We recommend kosher salt for this recipe as it has a better flavor with the cream. Table salt can sometimes give the delicate crème brulee a harsh or metallic flavor. If table salt is all you have, reduce to 1/8 teaspoon.
For the Custard
- 2 cups heavy cream
- 10 tablespoons sugar, divided
- 1 vanilla bean (or 1 teaspoon vanilla extract)
- 4 egg yolks
- 1/2 teaspoon vanilla extract
- 1/4 tsp kosher salt
For the Brûlée Topping
- 4 tablespoons sugar (2 teaspoons per ramekin)
1 Preheat oven to 325°F with a rack in the middle position. Arrange six 4-ounce ramekins in a 9x13 baking dish and set aside.
2 Prepare the vanilla bean: Split the vanilla bean in half and scrape out the seeds with the dull (non-cutting) side of a paring knife.
3 Warm the cream: In a medium saucepan, combine heavy cream, 4 tablespoons of the sugar, vanilla bean pod, vanilla bean seeds, and salt. Cook over medium heat, until it begins to simmer.
4 Infuse the cream: Once the cream begins to simmer, remove the pan from heat, cover, and let stand for 15 minutes to allow the vanilla bean to infuse into the cream. (If you’re replacing the vanilla bean with vanilla extract, skip this step.)
5 Separate the eggs and whisk with sugar: When your cream is almost done infusing, separate your eggs. Place the yolks in a medium-sized mixing bowl; save the whites for another purpose.
Whisk the remaining 6 tablespoons of sugar into the yolks. (Don't combine the eggs and sugar too soon before you mix it with the warm cream because the sugar binds with the water in egg yolks, which constricts the proteins in yolks and creates eggy lumps. And you don't want eggy lumps in your custard!)
6 Temper the yolks and mix with the cream: While whisking the yolks continuously, slowly add one ladle (about 1/4 or 1/3 cup) of hot cream in a thin stream. Do this two or three more times.
While whisking, slowly add the remaining cream to the egg mixture, followed by the vanilla extract.
Strain the mixture through a fine mesh sieve into a second mixing bowl and discard the vanilla bean pod (this also helps strain out any small bits of egg that may have curdled).
At this point, the custard can be cooled and stored for up to 5 days. If you choose to bake them right from the fridge, you will probably need to add a couple of extra minutes.
7 Fill the ramekins: Divide the custard between the ramekins, filling each one just up to the inner rim, or about three-quarters of the way full.
8 Fill the hot water bath: Bring a kettle or pot of water to a boil. Fill the pan with the hot water until the water comes about two-thirds of the way up the side of the ramekins. Avoid splashing water into the custards.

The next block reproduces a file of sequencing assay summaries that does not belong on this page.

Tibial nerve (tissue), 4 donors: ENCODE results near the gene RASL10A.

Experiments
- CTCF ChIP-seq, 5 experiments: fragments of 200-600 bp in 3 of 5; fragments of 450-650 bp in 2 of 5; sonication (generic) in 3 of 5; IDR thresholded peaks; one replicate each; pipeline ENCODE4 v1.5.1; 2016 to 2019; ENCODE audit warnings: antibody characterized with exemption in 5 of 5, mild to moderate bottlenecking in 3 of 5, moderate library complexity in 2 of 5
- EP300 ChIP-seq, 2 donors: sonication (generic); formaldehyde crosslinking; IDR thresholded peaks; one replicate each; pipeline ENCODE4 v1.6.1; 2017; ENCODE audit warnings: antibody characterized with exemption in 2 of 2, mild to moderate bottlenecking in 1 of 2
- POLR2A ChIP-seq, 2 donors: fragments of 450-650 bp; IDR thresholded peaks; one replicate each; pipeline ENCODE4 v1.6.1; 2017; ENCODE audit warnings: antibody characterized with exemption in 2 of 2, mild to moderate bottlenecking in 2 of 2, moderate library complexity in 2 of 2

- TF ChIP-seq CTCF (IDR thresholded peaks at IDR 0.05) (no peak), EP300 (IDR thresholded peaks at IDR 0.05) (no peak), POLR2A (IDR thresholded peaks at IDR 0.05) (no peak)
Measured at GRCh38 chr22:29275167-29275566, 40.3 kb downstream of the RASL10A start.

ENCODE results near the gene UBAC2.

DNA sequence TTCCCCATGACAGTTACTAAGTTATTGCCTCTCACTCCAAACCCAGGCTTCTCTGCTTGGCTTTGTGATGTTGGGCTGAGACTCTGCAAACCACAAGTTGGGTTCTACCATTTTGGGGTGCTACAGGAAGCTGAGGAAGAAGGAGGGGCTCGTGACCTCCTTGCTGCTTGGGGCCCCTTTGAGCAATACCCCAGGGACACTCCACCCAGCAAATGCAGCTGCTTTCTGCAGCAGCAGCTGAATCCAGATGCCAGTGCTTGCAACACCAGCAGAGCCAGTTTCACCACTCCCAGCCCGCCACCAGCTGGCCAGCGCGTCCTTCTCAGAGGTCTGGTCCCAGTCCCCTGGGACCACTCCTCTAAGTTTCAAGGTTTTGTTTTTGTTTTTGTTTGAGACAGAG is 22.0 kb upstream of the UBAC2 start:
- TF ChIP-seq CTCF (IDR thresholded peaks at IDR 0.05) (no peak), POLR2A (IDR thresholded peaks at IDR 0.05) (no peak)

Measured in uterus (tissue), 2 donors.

9 Bake the custards: Transfer the pan with the custards to the oven and bake for 38 to 40 minutes. When ready, the crème brûlée should have a uniform jiggle in the middle; when you touch the center, it should spring back just a bit. If the sides hold firm but the center sloshes, they aren’t quite done yet.
If they are set like Jell-O, they’ve over-baked, although they will still be delicious! Chill them, brûlée them, eat them, love them and celebrate your efforts. If they have overbaked to the point that they look risen in the center, toss them, start again, and celebrate your efforts!
10 Cool and chill the custards: Remove the baking dish with the finished custards from the oven and set on a wire cooling rack. Let the custards cool in the water until you can safely pick up the ramekins by the rim with your fingers. This should take about 15 minutes, depending on how tender your fingers are. (Mine are like asbestos, so I tend to go in rather quickly.)
Once removed from the water bath, let each custard rest on the cooling rack for about 15 more minutes, then cover each ramekin with plastic wrap and store in the fridge. Chill for at least 4 hours, or up to 4 days, before serving.
11 Brûlée the custards: When ready to serve, remove the custards from fridge. Sprinkle the surface of each custard evenly with about 1 teaspoon of granulated sugar. Rotate the custard as you sprinkle to make sure the sugar evenly coats the surface.
Ignite your torch. Hold the flame about 4 inches from the surface of the sugar. Using a circular motion, move the flame across the surface. The sugar will at first begin to bead up, and then will eventually solidify into a hard sugar crust.
You want to make sure all the sugar granules have melted, and the sugar has at least a tint of caramel color. The longer you torch the surface, the darker it will become and the more bitter the sugar crust will be.
Each of the custards with an additional teaspoon of sugar and brûlée the surface again.
12 Serve the crème brûlée: Cool for at 2 minutes, and serve within 20 minutes.
After about 20 minutes, the sugar will begin to soften, but if it takes you longer to get them to the table, don’t fret. You'll get less of a hard "crack!" when breaking up the surface of the crème brûlée, but it will still be good.
To eat, use the edge of your spoon to gently crack the hard sugar surface and scoop up some custard. Be sure to get both the brittle topping and the creamy custard in each bite.